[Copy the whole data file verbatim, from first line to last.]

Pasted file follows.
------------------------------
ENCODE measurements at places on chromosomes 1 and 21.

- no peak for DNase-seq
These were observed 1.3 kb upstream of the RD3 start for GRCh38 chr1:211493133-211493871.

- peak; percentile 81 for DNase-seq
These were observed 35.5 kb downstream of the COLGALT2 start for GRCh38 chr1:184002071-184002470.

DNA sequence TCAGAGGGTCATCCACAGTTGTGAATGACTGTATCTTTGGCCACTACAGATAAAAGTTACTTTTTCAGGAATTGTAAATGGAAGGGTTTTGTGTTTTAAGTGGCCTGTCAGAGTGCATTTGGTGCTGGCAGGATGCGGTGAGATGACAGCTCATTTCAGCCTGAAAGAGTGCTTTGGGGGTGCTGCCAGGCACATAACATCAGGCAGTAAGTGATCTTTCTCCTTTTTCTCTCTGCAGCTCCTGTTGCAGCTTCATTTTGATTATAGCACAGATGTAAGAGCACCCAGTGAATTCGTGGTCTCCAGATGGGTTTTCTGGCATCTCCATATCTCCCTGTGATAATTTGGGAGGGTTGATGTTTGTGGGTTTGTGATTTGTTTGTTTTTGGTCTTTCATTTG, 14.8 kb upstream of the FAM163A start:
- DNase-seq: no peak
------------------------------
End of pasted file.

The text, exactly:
ENCODE measurements at places on chromosomes 1 and 21.

- no peak for DNase-seq
These were observed 1.3 kb upstream of the RD3 start for GRCh38 chr1:211493133-211493871.

- peak; percentile 81 for DNase-seq
These were observed 35.5 kb downstream of the COLGALT2 start for GRCh38 chr1:184002071-184002470.

DNA sequence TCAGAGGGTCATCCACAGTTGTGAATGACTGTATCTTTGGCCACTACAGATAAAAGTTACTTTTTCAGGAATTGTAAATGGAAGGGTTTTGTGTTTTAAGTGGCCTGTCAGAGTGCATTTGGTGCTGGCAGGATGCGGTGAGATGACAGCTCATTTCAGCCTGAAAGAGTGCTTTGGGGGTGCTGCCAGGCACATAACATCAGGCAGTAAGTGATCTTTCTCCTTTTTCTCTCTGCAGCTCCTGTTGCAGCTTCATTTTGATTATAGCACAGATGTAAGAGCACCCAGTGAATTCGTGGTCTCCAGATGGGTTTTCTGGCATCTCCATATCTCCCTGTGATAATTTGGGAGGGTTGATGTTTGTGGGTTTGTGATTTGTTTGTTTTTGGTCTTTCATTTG, 14.8 kb upstream of the FAM163A start:
- DNase-seq: no peak